# 3xN tiling problem with blocks of size 3x1 or 2x2

I know there are a number of different tiling problems and some of them have been discussed here: Number of ways of tiling a 3*N board with 2*1 dominoes problem Domino and Tromino Combined Tiling DP tiling a 2xN tile with L shaped tiles and 2x1 tiles?. My domain has different requirements which are as below: https://www.codingame.com/ide/puzzle/3n-tiling

Height will be 3, tile sizes are: 2x2, 3x1, 1x3

there are possible choices for 3x6:

┌─────┬─────┐  ┌───┬───┬───┐  ┌─────┬─────┐  ┌─┬─┬─────┬─┐
├─────┼─────┤  │   │   │   │  ├───┬─┴─┬───┤  │ │ ├─────┤ │
├─────┼─────┤  ├───┴─┬─┴───┤  │   │   │   │  │ │ ├─────┤ │
└─────┴─────┘  └─────┴─────┘  └───┴───┴───┘  └─┴─┴─────┴─┘
┌─┬─────┬─┬─┐  ┌─┬─┬─┬─────┐  ┌─────┬─┬─┬─┐  ┌─┬─┬─┬─┬─┬─┐
│ ├─────┤ │ │  │ │ │ ├─────┤  ├─────┤ │ │ │  │ │ │ │ │ │ │
│ ├─────┤ │ │  │ │ │ ├─────┤  ├─────┤ │ │ │  │ │ │ │ │ │ │
└─┴─────┴─┴─┘  └─┴─┴─┴─────┘  └─────┴─┴─┴─┘  └─┴─┴─┴─┴─┴─┘


(illustration copied from Codingame problem section).

I have come up with the following DP relation:

dp[i] = (dp[i-1] + (i >= 3 ? dp[i-3] : 0) + (i >= 6 ? dp[i-6] * 2 : 0))


dp[i-1] means at each state, you can add a 1x3 (illustration below) to previous state to get to the current state.

┌─┐
│ │
│ │
└─┘


dp[i-3] means if your width is at least 3, you can stack up three 3x1 vertically to 3 states ago (width - 3) to get to current state.

┌─────┐
├─────┤
├─────┤
└─────┘


dp[i-6] means when my width is greater than or equal to 6, I can add three 2x2 squares horizontally next to each other, then put two 3x1 rectangles on top of them to 6 states ago(width - 6), in two ways, to get to current state).

┌───┬───┬───┐  ┌─────┬─────┐
│   │   │   │  ├───┬─┴─┬───┤
├───┴─┬─┴───┤  │   │   │   │
└─────┴─────┘  └───┴───┴───┘



But looks like I'm missing something, my solution for 3x12 returns 124, while it should be 154. Any help is appreciated.

Edit:

After a lot of thoughts and getting some ideas from answers, I came up with this solutions (Image represents a top down DP approach) Basically, based on the image,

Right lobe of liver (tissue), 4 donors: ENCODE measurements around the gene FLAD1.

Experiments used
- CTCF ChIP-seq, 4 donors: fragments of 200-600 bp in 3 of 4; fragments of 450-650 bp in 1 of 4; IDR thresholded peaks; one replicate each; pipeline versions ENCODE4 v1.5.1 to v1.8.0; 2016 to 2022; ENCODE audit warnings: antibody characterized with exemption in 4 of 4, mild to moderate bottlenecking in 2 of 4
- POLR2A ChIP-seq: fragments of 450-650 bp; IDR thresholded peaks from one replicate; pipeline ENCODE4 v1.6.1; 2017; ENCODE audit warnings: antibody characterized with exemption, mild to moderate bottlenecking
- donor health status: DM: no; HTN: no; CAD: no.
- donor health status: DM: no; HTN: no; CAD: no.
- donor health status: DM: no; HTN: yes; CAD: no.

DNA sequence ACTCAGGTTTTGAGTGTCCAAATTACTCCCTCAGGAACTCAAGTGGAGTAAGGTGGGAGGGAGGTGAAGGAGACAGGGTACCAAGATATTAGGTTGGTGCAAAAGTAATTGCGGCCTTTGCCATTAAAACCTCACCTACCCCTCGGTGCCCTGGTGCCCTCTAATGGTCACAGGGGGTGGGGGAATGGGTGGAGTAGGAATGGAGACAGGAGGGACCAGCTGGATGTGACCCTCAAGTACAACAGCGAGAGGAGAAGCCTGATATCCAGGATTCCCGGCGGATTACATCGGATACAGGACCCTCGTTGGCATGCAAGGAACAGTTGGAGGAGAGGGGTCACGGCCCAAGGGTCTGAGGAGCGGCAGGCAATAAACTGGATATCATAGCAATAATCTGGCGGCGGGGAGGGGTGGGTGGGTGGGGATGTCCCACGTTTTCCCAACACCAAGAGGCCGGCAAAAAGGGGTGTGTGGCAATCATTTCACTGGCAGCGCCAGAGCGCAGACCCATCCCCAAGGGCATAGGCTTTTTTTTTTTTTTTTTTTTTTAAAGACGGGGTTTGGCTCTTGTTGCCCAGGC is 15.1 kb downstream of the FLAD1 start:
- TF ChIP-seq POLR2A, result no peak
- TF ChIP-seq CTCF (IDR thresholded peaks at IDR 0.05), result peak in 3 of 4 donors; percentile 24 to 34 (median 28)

1. To get to 1xN state, we can take 1 time, 1x3 and so dpHeight1[n] = dpHeight1[n-3]
2. To get to 2xN state, we can either take 1 time 2x2 so dpHeight2[n] = dpHeight2[n-2] or we can take 2 times 1x3: dpHeight2[n] += dpHeight2[n-3]
3. to get to 3xN, we can either take 1 time 3x1, so dpHeight3[n] = dpHeight3[n-1] or we can take 3 time 1x3, dpHeight3[n] += dpHeight3[n-3] or take 1 time 2x2 and 1 time 1x3, exception here is we can take 1x3 first or after we take 2x2, but they both have same count, so: dpHeight3[n] += (dpHeight1[n-3] * dpHeight2[n-2] * 2)

And this the code:

dpHeight1 = 1//height = 1
dpHeight2 = 1//height = 2
dpHeight3 = 1//height = 3

for (int width=1; width <= n; width++) {
//take out one 1x3
dpHeight3[width] = (dpHeight3[width-1])%mod

if width >= 2 {
dpHeight2[width] = (dpHeight2[width] + dpHeight2[width-2])%mod
}

if width >= 3 {
//put 1 time 3x1
dpHeight1[width] = (dpHeight1[width] + dpHeight1[width-3])%mod

//put 2 vertically stacked 3x1
dpHeight2[width] = (dpHeight2[width] + dpHeight2[width-3])%mod

//take out 3 vertically stacked times 3x1
dpHeight3[width] = (dpHeight3[width] + dpHeight3[width-3])%mod

//take out 1 time 2x2 and put it on top of 1 time 3x1
// or take out 1 time 3x1 and put it on top of 1 time 2x2
dpHeight3[width] = (dpHeight3[width] + 2 * (dpHeight2[width-2] * dpHeight1[width-3]))%mod
}
}


But still not getting the result.

• dpHeight3[n] += (dpHeight1[n-3] * dpHeight2[n-2] * 2) This is wrong. There are more arrangement. – John L. Apr 10 at 2:20